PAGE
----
With The Horses and The Hounds, James McMurtry asserts his everyman attitude
Populism has always strived within the realms of popular music, beginning with such esteemed folk laureates as Woody Guthrie, Pete Seeger and their guitar-strumming brethren.
In more recent times, the mantle’s been carried by another breed of folk hero — musicians like Bruce Springsteen, John Mellencamp and John Fogerty — each an artist turned Everyman who was able to sum up the feelings and frustrations of ordinary individuals and turn them into anthems that anyone, regardless of their environs or social standing, could appreciate and admire.
More recently, a new breed of singer / songwriter has made it their mission to connect in a deeper way, sharing both triumph and tragedy in equal measure. Rodney Crowell, John Prine, Amy Speace, Brandi Carlile, Willie Nile, Hayes Carll and RB Morris have taken their own roughshod experiences and projected them onto a wider platform that effortlessly translates their tales to the satisfaction of fans and followers. Honesty and humility reside at the core of their convictions, helping to make their impact all the more emphatic.
Artist: James McMurtry
Album: The Horses and The Hounds
Label: New West Records
★★★★ (4/5 stars)
Add James McMurtry to that list of luminaries. The son of the legendary Western novelist Larry McMurtry, he clearly comes about his talents quite naturally. Yet, his songwriting skills are more than a matter of effortlessly ingrained talent. He’s been venturing along his own career path for well over 30 years. And while he might not be as widely recognized as some, his songwriting skills and anecdotal artistry elevate him to a special plateau all his own. His albums offer an unblemished view of hard luck heroes and tattered troopers, each intent on making sense of their circumstances, even while traversing the divide between hope and happenstance.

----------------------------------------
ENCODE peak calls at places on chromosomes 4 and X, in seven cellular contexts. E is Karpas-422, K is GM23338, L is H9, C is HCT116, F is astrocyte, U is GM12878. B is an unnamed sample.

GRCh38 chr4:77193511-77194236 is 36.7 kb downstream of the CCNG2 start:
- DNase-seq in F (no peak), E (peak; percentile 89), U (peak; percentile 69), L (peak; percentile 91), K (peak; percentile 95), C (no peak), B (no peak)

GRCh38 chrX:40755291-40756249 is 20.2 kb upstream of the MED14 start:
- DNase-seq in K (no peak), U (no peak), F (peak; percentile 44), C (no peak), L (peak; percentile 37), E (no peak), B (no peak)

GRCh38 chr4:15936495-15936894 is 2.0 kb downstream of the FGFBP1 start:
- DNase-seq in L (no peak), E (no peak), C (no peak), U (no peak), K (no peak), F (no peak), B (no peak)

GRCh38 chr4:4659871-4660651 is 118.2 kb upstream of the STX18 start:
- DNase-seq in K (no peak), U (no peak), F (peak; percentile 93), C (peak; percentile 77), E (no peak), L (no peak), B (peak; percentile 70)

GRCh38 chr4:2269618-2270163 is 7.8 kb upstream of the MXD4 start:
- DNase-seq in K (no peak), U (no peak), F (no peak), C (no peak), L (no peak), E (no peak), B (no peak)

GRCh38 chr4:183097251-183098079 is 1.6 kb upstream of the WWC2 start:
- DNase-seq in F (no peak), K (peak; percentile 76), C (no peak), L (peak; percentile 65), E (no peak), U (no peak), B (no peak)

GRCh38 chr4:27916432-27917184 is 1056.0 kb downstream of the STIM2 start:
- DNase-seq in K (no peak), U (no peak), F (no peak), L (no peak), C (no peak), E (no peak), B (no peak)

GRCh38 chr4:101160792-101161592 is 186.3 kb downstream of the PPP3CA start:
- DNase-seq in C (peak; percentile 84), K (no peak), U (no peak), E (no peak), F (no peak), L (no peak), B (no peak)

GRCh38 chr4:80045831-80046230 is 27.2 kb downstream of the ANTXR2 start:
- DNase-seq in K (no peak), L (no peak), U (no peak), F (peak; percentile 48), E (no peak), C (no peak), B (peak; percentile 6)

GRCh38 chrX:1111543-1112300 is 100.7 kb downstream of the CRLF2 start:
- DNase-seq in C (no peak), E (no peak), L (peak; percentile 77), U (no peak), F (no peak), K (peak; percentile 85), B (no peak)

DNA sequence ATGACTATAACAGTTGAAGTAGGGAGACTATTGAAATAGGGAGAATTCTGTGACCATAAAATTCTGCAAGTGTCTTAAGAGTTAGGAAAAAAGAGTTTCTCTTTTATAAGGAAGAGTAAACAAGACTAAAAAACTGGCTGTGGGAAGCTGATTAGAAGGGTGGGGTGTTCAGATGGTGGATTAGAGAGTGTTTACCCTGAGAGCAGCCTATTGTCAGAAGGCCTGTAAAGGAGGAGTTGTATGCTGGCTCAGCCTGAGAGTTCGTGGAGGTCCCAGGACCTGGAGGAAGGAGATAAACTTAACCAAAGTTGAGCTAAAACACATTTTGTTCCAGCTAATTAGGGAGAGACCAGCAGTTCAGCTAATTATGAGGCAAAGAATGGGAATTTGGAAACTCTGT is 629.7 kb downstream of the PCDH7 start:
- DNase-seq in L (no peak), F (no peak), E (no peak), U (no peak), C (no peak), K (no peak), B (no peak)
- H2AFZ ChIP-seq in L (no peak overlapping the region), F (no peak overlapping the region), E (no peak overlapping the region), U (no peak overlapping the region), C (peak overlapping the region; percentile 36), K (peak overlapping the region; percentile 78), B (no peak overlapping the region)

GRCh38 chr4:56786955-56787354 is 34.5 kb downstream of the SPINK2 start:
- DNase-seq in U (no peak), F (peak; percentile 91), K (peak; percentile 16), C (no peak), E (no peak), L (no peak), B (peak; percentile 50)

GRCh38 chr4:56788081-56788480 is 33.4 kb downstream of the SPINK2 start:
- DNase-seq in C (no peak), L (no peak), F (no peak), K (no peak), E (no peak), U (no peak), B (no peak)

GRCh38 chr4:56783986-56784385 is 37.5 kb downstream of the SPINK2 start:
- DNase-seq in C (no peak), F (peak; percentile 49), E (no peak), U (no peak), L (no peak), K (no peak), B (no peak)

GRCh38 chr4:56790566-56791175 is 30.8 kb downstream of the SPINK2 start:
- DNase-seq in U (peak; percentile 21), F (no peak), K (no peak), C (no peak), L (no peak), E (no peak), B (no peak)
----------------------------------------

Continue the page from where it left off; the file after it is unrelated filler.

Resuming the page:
McMurtry’s latest album, The Horses and the Hounds, offers yet another striking example. A belated successor to his last outing, 2015’s Complicated Game, it’s a stark reflection of a grim reality affecting those attempting to discern a clear sense of purpose and possibility.
“Now it’s all I can do just to get out of bed. There’s more in the mirror than there is up ahead,” McMurtry insists on the swaggering and assertive “If It Don’t Bleed,” one of several songs that find him taking the role of a rebel in search of an actual cause. It’s a theme that’s purveyed throughout, from the darkly defiant “Operation Never Mind” to the stirring yet steadfast “Vaquero” and the riveting title track as well. McMurtry casts himself in the role of a decidedly cynical good ‘ole boy, unapologetic and impatient, but shorn of any hint of posturing or pretense. His verses ring with both resolve and reflection, and it’s that dusty, defiant attitude that colors each of these emphatic narratives. “If the food don’t kill me, then the alcohol will,” he insists so tellingly on “What’s the Matter,” another example of his downcast diatribes.
Still, for all his laments, McMurtry comes across as a decidedly assertive individual, purveying a sound that sometimes brings to mind the relentless resolve of Warren Zevon and the irascible persona of Lou Reed. His voice conveys a certain cynicism that often elevates his lyrics to the level of critical commentary. That’s especially true on songs such as “Ft. Walton Wake-Up Call” and “What’s the Matter,” each offering evidence of both irritation and arrogance within the context of everyday encounters.
While McMurtry’s mercurial attitude remains mostly intact throughout, The Horses and the Hounds succeeds mainly on the basis of its honesty and insight. In the end, what better credentials could anyone ask for?
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